PLASTIC CORNER BLOCK
RIGID JOINT
TWO BLOCK FITTING
35
Fixings
  • Knock-down fittings are those that can be put
    together easily, normally using only a screw
    driver, a drill, a mallet/hammer and other basic
    tools. They are temporary joints although many
    are used to permanently join together items such
    as cabinets and other pieces of furniture that
    are purchased in a flat pack

CAM LOCKS
SCAN FITTINGS
36
Welding
  • Soldering, brazing and welding techniques
    are used mainly to join metals. Some
    thermoplastics can also be joined in this way.
  • Arc Welding
  • Heat is obtained by an electric arc via a
    transformer. One lead is attached to the work
    and the other to a grip holder a welding rod. An
    arc is formed when the end of the rod is brought
    near the work. The heat melts the parent metal
    and the filler rod together. The rod is coated
    with flux to prevent oxidation.

37
Spot Welding
  • The metal is heated and fused together between
    two copper electrodes. Used on thin gauge mild
    steel, e.g. car bodies

38
Riveting
  • There are two methods. The traditional method
    uses soft iron, aluminium or copper for snap,
    countersunk and flat head rivets in conjunction
    with a hammer and rivet set.

Traditional
2.
3.
1.
5.
4.
39
Riveting
  • Where the use of a hammer is to be avoided,
    controlled pressure is applied to a pop rivet
    using a pop-riveting gun. Also used for
    blind riveting.

1.
2.
3.
The rivet pliers are pushed on to the pin of the
rivet and the handles are pulled together. As
this happens the pin head is pulled into the
rivet and the end of the rivet is expanded.
Eventually the pin will break off leaving the
rivet permanently fixed in position holding the
two pieces of plastic / aluminium together.
The pop rivet is passed through both holes in the
sheet plastic / aluminium.
The two pieces of plastic or aluminium are
drilled to a size slightly larger than the rivet
40
Bolts
  • The screw thread has the advantage of
    enabling items to be taken apart for inspection
    or maintenance purposes. Nuts, bolts and set
    screws can be obtained in various forms. There
    are numerous designs of spanners for use with
    square- and hexagonal-headed nuts and bolts, just
    as there are keys for socket screws.

41
Screws
  • Screws are used to fasten together boards, panels
    and fittings such as hinges and brackets. Pieces
    can be taken apart and reassembled without
    damage. Screwdrivers are available in a variety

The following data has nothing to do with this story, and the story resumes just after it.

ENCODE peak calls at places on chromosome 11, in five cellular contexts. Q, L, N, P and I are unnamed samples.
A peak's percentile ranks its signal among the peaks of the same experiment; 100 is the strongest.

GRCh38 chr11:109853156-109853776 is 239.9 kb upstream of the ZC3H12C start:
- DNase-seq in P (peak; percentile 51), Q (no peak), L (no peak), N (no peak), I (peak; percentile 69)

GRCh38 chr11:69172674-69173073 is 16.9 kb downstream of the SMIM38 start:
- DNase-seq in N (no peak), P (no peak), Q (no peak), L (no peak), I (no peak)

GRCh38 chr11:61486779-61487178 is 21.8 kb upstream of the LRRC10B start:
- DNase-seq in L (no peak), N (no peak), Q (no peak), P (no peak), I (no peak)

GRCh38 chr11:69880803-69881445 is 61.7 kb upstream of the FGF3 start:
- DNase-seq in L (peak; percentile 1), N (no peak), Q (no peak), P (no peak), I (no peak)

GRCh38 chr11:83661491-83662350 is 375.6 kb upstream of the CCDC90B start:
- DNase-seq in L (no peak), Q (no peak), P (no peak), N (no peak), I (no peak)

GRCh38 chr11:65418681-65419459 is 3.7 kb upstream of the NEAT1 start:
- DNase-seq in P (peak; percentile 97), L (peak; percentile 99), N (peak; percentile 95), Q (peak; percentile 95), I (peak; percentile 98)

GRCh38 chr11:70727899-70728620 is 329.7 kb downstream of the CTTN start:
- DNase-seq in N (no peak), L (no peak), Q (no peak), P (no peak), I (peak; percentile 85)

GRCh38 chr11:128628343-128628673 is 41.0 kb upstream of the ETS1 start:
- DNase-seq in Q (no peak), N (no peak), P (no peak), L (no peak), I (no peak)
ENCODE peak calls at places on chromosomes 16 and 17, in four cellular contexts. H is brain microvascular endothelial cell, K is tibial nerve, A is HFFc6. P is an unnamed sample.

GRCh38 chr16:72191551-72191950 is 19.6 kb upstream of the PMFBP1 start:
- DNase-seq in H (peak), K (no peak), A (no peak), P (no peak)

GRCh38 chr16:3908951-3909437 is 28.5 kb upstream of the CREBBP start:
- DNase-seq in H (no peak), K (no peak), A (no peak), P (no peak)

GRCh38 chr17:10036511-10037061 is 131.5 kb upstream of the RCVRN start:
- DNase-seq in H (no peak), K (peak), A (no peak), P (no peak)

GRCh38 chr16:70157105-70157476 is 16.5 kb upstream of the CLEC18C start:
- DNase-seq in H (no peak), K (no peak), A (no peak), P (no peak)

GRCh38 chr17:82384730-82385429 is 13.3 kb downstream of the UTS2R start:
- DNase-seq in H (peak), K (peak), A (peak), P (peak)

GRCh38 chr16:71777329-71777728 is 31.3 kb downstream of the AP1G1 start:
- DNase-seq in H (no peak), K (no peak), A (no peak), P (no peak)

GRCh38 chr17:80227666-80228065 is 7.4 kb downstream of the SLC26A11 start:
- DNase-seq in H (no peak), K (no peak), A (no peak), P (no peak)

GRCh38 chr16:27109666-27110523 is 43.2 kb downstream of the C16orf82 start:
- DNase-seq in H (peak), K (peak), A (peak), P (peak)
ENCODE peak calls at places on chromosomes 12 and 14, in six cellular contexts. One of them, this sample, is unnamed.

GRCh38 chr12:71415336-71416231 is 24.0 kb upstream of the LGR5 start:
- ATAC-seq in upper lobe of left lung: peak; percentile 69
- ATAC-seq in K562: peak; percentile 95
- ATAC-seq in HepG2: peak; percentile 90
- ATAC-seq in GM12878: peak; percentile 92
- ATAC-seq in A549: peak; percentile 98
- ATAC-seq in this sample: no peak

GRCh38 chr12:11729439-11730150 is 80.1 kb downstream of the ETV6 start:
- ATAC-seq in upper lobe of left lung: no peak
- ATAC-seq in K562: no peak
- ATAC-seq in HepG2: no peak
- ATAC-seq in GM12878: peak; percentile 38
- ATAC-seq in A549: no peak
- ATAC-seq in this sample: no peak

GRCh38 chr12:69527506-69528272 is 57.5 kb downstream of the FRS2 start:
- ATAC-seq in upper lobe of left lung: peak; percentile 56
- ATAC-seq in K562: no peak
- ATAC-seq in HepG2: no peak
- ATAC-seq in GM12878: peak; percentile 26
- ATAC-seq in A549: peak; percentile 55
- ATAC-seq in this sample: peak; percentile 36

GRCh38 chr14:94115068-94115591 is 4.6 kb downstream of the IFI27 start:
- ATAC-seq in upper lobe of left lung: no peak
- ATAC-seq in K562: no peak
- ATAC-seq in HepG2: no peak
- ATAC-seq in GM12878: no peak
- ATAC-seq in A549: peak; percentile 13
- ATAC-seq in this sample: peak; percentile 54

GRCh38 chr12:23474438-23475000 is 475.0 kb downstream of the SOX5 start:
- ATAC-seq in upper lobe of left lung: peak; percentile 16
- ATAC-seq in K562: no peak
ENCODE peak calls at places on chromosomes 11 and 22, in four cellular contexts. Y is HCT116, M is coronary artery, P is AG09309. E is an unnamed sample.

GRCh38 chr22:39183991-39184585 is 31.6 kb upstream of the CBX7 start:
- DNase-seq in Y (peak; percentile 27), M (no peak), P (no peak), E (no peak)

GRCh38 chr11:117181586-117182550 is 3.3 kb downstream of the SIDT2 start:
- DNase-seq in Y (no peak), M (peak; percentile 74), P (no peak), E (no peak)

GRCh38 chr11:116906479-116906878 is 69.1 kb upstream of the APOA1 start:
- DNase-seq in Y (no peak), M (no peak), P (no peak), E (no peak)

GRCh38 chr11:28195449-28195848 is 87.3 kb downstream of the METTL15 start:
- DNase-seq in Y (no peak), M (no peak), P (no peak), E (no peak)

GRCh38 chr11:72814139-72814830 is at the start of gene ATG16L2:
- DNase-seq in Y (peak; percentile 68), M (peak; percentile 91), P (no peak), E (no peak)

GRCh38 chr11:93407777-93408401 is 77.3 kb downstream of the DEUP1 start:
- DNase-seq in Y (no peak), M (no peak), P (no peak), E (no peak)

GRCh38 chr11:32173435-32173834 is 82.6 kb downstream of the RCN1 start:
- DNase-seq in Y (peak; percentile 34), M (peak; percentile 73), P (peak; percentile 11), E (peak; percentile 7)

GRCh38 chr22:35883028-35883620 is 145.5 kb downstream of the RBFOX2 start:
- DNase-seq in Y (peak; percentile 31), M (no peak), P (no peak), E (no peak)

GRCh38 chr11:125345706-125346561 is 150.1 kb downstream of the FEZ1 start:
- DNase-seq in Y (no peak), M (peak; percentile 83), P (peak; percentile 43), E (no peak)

of blade types, e.g. slot and pozidrive. Effort
    in driving screws home can be minimised by using
    electrically powered screw guns

42
Other Things To Consider
  • Permanent, semi-permanent or temporary?
  • Types(s) of material(s)
  • allow for movement
  • surface area
  • indoor or outdoor?
  • Are cramps to be used?
  • Time (setting time)

43
Finishing Metal
44
Finishing
  • Finishing bright steel
  • Stage 1 - After shaping with coarse file and
    smooth file, complete filing by draw-filing.
    Always work in the same direction along the metal
    and make sure that each stage removes all marks
    left by the previous one.
  • Stage 2 - Finish by using different grades of
    emery cloth, first coarse, then fine, and finally
    after all marks have been removed add a little
    oil to the fine cloth for final finishing
  • Stage 3 - To protect the metal from rust, smear
    it with light grease.
  • Oil finishing black steel
  • Stage 1 - Remove all loose scale from forging,
    grease, etc.
  • Stage 2 - Either dip the metal in machine oil and
    burn it into the metal, or heat the metal to dull
    red heat and quench it in oil.
  • Stage 3 - Wipe off surplus oil and polish with
    black boot polish.

45
Finishing
  • Painting metal
  • Stage 1 - Thoroughly clean and degrease the
    metal. Paraffin or special degreasers will clean
    badly affected parts while hot water with soda or
    detergents will remove light oil and dirt.
  • Stage 2 - Find a dust free place to work, and
    make arrangements for supporting the work while
    painting and drying before starting.
  • Stage 3 - For maximum protection apply primer,
    undercoat and topcoat. For inside work one or
    two coats of topcoat alone are adequate. Two
    thin coats are always better than one thick one.
  • Lacquering
  • Stage 1 - Thoroughly clean, polish and degrease
    the metal.
  • Stage 2 - Apply the lacquer or varnish with a
    best quality soft brush to preserve the finish.